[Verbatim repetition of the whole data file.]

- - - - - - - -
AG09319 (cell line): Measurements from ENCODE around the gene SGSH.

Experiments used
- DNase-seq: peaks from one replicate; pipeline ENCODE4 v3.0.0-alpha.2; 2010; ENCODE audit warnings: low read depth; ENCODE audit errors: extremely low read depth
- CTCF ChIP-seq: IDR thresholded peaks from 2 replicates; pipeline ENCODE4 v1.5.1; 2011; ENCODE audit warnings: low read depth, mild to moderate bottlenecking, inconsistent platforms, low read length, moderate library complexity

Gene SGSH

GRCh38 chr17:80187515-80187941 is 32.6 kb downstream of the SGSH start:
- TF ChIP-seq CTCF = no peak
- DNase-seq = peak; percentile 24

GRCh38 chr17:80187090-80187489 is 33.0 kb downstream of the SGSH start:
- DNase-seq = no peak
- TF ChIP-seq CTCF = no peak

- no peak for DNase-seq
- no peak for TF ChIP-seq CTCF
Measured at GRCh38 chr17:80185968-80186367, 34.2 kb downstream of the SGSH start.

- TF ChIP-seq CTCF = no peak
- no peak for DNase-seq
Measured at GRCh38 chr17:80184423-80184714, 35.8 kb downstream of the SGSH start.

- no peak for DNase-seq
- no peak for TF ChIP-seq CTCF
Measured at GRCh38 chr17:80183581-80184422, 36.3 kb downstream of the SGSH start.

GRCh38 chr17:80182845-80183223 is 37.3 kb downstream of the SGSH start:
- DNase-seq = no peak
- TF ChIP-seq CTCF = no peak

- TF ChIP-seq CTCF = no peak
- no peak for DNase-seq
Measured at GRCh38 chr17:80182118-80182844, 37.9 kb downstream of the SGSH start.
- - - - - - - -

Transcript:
AG09319 (cell line): Measurements from ENCODE around the gene SGSH.

Experiments used
- DNase-seq: peaks from one replicate; pipeline ENCODE4 v3.0.0-alpha.2; 2010; ENCODE audit warnings: low read depth; ENCODE audit errors: extremely low read depth
- CTCF ChIP-seq: IDR thresholded peaks from 2 replicates; pipeline ENCODE4 v1.5.1; 2011; ENCODE audit warnings: low read depth, mild to moderate bottlenecking, inconsistent platforms, low read length, moderate library complexity

Gene SGSH

GRCh38 chr17:80187515-80187941 is 32.6 kb downstream of the SGSH start:
- TF ChIP-seq CTCF = no peak
- DNase-seq = peak; percentile 24

GRCh38 chr17:80187090-80187489 is 33.0 kb downstream of the SGSH start:
- DNase-seq = no peak
- TF ChIP-seq CTCF = no peak

- no peak for DNase-seq
- no peak for TF ChIP-seq CTCF
Measured at GRCh38 chr17:80185968-80186367, 34.2 kb downstream of the SGSH start.

- TF ChIP-seq CTCF = no peak
- no peak for DNase-seq
Measured at GRCh38 chr17:80184423-80184714, 35.8 kb downstream of the SGSH start.

- no peak for DNase-seq
- no peak for TF ChIP-seq CTCF
Measured at GRCh38 chr17:80183581-80184422, 36.3 kb downstream of the SGSH start.

GRCh38 chr17:80182845-80183223 is 37.3 kb downstream of the SGSH start:
- DNase-seq = no peak
- TF ChIP-seq CTCF = no peak

- TF ChIP-seq CTCF = no peak
- no peak for DNase-seq
Measured at GRCh38 chr17:80182118-80182844, 37.9 kb downstream of the SGSH start.